How to understand our points valuations
The points we give depend on many things such as mood, the company tasting with, if tasted on a wine tasting or at a dinner with good friends and excellent food, and many other things. If we have tasted the wine more than once we give a range with the lowest and highest point and if we have tasted the wine three times or more also an average. However, if we have tasted it 5 times the lowest and highest values are not included (i.e.20%), which means that only 3 values are included, and if we have tasted the wine 10 times or more 20 % of the lowest and highest values are excluded, leaving 80% of the values. We also report the number of defect bottles for each vintage but the points when the bottle is defect is excluded.
We always taste our wines blind but when drinking within the family one of us of course know which wine we taste.
With friends and in wine clubs we do not know if it is port or anything else we taste.
In the Danish Port Wine Club we know which house we shall taste but not in which glass (i.e. semi-blind tasting).
At the Wine Society 18% we know that the wine we taste has at least 18% alcohol but we do not know what kind of wine we drink so it is always blind tastings except when we have a Great Tasting (these are semi-blind).
At the Port Wine Festival in Copenhagen we know what the houses are serving in the glass so it is not blind. On the other hand we do not give any points at all when we taste Port which are 4 years or younger after the vintage which is often the case at the Festival.
We use the 20 points judgement but give half points and even + (i.e. 0.25 points) and – (i.e. 0.10 points less). This means that we have 37 values between 14 and 20 points (the normal range we use for decent Vintage Port) to compare with for example Suckling who has only 31 points between 70-100 points (the normal range he use for Vintage Ports). This means that you have to multiply our points with 5 to get the 100 points scale.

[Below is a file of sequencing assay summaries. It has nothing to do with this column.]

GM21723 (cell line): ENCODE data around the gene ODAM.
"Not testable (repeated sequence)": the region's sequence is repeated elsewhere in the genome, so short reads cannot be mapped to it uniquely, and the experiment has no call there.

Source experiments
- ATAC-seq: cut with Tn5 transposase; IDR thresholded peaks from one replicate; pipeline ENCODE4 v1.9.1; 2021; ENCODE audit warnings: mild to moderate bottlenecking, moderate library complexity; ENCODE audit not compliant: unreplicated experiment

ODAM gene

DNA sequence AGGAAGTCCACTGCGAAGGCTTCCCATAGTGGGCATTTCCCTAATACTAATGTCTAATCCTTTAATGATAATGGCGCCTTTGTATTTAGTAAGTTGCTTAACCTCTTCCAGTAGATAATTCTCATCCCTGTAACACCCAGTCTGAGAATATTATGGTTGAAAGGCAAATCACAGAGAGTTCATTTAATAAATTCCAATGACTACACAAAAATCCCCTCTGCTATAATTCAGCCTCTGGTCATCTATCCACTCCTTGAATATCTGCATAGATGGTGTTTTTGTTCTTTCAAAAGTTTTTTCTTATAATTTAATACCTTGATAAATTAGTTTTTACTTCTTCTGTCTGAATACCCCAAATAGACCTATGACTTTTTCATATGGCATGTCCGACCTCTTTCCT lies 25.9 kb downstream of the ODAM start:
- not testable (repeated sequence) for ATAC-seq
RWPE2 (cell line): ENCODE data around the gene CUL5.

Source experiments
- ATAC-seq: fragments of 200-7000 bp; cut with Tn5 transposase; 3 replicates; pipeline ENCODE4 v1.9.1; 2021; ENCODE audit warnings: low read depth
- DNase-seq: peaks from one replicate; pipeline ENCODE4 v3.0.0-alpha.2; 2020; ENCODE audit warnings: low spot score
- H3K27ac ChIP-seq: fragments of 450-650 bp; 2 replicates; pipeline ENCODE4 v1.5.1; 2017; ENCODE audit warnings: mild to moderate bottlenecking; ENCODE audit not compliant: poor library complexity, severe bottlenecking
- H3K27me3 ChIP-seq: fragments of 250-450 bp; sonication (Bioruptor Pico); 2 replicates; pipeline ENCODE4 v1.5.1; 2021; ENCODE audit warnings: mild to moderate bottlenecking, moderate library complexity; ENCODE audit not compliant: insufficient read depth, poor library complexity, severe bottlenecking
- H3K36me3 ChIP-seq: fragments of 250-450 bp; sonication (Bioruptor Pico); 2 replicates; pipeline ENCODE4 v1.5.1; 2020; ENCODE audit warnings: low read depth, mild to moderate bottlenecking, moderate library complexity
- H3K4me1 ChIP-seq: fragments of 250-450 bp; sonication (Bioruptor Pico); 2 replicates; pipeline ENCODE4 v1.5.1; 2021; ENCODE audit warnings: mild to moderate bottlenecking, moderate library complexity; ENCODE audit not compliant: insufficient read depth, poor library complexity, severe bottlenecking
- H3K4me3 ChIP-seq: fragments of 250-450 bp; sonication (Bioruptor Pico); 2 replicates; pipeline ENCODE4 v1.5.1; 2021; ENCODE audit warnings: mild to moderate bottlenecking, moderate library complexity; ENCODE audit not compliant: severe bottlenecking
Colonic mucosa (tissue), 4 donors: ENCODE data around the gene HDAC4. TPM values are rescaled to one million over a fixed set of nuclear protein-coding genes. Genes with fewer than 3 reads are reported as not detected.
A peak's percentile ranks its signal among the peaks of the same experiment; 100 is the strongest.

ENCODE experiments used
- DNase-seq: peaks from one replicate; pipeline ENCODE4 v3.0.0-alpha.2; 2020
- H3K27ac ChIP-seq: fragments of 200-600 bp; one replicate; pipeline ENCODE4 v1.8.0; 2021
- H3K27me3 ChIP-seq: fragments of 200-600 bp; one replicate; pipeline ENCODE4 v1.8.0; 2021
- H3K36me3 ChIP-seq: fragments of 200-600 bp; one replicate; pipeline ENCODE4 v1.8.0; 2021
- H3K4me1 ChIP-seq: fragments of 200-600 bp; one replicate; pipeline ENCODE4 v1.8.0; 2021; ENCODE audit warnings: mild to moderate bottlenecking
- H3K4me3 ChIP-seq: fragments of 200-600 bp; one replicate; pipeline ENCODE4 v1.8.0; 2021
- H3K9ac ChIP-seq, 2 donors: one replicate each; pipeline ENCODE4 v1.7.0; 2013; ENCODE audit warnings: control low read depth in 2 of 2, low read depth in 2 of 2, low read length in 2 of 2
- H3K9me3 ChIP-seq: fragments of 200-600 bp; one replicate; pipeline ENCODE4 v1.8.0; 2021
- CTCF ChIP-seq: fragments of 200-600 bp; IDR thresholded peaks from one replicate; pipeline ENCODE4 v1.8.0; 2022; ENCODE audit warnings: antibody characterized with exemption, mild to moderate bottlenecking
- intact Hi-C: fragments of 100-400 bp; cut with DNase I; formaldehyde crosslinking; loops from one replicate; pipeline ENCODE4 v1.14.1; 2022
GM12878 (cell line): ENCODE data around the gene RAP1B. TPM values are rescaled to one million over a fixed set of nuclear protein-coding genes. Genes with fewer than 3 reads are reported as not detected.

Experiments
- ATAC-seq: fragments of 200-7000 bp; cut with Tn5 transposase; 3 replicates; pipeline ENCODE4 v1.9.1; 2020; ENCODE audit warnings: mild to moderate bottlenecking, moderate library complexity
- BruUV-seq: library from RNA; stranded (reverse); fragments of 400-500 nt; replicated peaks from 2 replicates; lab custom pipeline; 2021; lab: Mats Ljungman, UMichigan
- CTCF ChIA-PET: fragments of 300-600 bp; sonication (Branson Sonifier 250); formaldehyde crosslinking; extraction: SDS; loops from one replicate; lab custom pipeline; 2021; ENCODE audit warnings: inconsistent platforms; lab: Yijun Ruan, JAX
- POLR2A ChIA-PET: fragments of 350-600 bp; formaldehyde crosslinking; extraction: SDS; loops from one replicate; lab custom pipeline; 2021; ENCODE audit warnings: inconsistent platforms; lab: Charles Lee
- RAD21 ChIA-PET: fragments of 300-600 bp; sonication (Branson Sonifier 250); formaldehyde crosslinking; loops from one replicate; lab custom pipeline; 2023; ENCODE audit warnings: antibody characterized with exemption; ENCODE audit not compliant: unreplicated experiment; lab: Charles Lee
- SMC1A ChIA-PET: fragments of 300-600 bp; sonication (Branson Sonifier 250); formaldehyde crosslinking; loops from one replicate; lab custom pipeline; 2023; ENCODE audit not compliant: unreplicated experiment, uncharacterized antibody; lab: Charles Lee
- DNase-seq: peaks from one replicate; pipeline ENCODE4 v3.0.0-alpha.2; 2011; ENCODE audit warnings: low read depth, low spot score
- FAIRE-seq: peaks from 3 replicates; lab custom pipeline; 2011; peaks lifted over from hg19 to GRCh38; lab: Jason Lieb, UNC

Our points are always set based on how the bottle is the day it is tasted, not giving any points for the future. This means that 15 points on a bottle which is immature/young is worth much more because it will probably develop more and give more points in future than 15 points on a mature wine that has already reached its peak.
Since Vintage Port needs time to develop and it often takes some years before stabilized on bottle, they are not really drinking very well when younger than five years. Because of this, we decided to not set any points for the wines when they are so young. Instead we give a rank to indicate the quality, we use the following: Good – Very Good – Impressive – Very Impressive.
However, drink vintage port and just love it. Points are not so important even if it is fun. Sten remember when he was quite new in the Port Wine Club and a Danish Wine merchant invited the Club to a totally blind tasting. First they tasted Dow 1963, Croft 1963, Quinta do Noval Nacionale 1962, Graham 1948. Sten gave Graham 1948 20 points. After that they had Cockburn 1927. He said it should have maybe more than 20 points but let it be 20 points. Then came Quinta do Noval Nacionale 1963. Well this was heaven - and it got 22 point on a 20 points judgement. That’s life - and a wonderful life it is!
Translation of our points to 100 points scaleWe are using 20 points in our tastings. Our translation is not inflation in points nowadays used.
|Very fine indeed